Gewürz is the German for spicy, so many people assume this grape will be perfect with spicy food. Personally I have never been convinced and regard it as more aromatic than spicy anyway. This is an excellent wine, lighter and fresher than a Gewürztraminer from Alsace, but still low in acid and this produces an amazing effect.
This wine emphasised the heat of all the foods, making them hotter – just what real curry enthusiasts want I should expect, but not appealing to those seeking balance.
2010 Errazuriz Estate Cabernet Sauvignon Rosé
I was impressed by this rosé, it has plenty of character and loads of ripe strawberry fruit, but is not too gloopy, however the fruit does give the impression of the wine being not quite dry – not sweet, just not dry.
It was this fruit and touch of sweetness that made this wine work quite well with the spicy food actually as it anchored the wine strongly in its own characters and stopped it changing at all, in a sense it did not interact with the wine, but rode roughshod over it, but was pleasant with all the foods.
2010 Errazuriz Estate Shiraz
This is a richly fruity and stylish Shiraz whose fruit, smooth tannins and touch of black pepper spice I thought could well match the spicy food.
In practise what happened was that the foods took out some of the rich fruit leaving the wine muted and the food slightly bitter, perhaps those tannins are just too smooth?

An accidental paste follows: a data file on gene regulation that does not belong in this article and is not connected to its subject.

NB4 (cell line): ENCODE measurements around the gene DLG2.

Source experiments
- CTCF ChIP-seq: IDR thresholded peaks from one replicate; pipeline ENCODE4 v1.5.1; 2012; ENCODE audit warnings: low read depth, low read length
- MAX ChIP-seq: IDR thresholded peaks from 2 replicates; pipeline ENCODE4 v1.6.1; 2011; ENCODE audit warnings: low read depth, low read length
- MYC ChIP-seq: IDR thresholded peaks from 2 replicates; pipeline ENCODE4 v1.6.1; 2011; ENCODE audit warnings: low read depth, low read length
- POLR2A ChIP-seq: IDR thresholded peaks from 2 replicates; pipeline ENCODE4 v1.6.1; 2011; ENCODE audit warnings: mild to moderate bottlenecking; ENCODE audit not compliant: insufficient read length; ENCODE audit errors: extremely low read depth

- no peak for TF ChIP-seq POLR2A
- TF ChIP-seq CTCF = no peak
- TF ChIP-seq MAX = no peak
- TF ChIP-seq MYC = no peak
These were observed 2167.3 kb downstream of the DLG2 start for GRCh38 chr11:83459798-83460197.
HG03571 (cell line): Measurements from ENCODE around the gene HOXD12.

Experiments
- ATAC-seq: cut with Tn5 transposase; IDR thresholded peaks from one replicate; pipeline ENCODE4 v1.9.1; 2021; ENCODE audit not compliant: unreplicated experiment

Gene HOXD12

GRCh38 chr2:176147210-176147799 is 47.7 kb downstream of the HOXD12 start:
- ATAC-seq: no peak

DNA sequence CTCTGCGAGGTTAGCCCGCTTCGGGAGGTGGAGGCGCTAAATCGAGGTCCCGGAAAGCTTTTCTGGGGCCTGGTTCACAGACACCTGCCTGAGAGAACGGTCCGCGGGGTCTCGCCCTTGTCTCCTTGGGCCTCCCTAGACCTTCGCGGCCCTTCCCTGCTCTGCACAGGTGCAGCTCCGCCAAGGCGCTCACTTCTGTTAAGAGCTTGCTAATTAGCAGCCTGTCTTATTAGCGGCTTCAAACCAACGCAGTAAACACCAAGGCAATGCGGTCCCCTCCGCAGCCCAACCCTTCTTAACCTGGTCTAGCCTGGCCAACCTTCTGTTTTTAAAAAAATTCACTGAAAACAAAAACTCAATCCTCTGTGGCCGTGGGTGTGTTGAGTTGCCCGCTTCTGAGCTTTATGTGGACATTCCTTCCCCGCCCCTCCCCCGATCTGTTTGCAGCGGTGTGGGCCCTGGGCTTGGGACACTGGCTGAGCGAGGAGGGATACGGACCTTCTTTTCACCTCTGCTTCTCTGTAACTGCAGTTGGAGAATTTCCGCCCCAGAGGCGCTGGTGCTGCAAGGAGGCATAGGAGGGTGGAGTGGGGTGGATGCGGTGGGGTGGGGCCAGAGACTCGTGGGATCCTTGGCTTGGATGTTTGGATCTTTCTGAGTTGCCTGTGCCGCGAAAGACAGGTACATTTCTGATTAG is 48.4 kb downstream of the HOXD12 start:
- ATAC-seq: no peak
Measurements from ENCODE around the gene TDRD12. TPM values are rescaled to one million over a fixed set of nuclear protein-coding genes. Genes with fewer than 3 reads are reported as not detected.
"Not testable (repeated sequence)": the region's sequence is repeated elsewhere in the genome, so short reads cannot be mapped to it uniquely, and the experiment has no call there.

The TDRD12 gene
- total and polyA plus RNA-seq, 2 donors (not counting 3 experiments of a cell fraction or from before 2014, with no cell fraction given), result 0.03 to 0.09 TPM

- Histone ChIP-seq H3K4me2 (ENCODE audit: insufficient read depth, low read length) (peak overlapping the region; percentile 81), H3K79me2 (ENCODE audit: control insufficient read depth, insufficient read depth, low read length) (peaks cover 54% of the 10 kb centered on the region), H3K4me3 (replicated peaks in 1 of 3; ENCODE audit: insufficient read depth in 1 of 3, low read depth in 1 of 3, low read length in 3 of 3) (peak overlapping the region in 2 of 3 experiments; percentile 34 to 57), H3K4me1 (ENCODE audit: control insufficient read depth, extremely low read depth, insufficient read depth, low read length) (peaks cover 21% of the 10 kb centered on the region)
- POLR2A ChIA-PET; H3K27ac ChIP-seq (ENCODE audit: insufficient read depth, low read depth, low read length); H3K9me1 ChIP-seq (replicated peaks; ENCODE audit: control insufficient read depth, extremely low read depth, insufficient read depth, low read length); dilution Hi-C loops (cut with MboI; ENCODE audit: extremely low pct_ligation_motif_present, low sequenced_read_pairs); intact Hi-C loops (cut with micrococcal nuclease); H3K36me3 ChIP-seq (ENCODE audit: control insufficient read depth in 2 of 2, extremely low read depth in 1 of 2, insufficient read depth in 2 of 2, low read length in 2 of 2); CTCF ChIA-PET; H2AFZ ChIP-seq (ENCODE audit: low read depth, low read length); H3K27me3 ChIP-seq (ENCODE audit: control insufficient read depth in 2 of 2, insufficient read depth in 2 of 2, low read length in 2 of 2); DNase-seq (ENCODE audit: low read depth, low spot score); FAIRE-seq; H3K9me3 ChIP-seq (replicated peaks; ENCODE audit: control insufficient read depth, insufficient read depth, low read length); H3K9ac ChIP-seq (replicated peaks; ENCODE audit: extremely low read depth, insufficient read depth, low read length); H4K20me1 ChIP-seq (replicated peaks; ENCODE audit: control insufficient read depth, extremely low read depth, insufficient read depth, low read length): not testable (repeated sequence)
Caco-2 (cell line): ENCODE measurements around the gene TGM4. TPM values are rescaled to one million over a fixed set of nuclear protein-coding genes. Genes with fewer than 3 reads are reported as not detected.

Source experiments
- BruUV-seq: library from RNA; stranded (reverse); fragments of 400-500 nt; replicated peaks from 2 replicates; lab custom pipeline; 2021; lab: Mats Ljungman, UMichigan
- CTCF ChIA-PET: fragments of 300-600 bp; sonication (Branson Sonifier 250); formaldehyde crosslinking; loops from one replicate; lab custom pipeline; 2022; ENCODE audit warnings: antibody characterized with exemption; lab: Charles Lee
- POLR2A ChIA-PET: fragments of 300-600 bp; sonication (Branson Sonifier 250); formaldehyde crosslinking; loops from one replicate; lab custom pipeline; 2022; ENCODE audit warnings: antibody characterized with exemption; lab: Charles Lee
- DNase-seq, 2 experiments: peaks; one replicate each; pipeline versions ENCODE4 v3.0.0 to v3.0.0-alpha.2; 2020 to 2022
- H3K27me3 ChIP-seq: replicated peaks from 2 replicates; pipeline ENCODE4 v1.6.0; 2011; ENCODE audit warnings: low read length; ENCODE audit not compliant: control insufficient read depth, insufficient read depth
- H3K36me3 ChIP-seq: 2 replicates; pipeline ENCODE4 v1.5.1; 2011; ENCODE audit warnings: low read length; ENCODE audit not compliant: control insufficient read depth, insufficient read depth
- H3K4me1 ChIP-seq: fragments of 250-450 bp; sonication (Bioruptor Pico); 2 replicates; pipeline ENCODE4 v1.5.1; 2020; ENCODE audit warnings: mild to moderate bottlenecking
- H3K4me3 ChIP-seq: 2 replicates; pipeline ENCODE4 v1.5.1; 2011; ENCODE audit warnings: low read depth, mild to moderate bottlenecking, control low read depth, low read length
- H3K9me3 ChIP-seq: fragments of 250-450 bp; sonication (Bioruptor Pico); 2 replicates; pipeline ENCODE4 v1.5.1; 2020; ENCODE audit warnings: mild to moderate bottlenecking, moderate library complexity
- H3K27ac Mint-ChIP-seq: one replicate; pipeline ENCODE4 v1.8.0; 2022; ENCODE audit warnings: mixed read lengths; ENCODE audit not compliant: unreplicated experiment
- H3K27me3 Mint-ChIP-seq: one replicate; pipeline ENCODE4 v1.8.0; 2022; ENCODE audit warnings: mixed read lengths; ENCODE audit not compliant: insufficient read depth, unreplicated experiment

2010 Errazuriz Estate Carmenère
I am a huge Carmenère enthusiast and this is a lovely introduction to the grape, gently spicy, richly fruity yet savoury with balsamic notes and elegant, slightly chalky drying tannins. I know from previous experience that Carmenère can go very well with curry, however I was not prepared for quite what a great match it was with everything.
The flavours of the wine really mingled beautifully with all the foods making this a perfect match with an array of spicy cuisines including Mexican and Thai as well as Indian. I think in the end it was because the wine is more firm and structured than the Shiraz, so there is something other than fruit for the spices to work with, including a dash of acidity.
So, if you are having a good spicy meal and want to drink something with it that really compliments the flavours, do try Chilean Carmenère, it is a wonderful partner with an array of spicy foods and actually make the combination of wine and food better than the sum of their parts.
Errazuriz wines are available in the UK from Majestic Wine Warehouses and Waitrose amongst others, more information is available from Hatch Mansfield Agencies.
Many thanks to Rachel Hollinrake for use of the photographs.
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Some hot and spicy Thai dishes, or hot curries for example, often taste best when the food is paired with sweet dessert wines. The sweet, botrytis-affected wines that can be paired with spicy foods are rated in ascending order of sweetness: Auslese, Beerenauslese and Trockenbeerenauslese. The low alcohol (8-10%) compared to Alsatian, Austrian and southern hemisphere Rieslings (12-15%) is an added benefit because alcohol also activates oral pain receptors (think about a shot of vodka) and will therefore kick up the burn.
Thanks for that, interesting thought. Strangely I have had sweet wine with curry and it is not for me, a little sweetness works, but not actually a sweet wine, the botrytis sort of muddys it for me. Great thought though. Thanks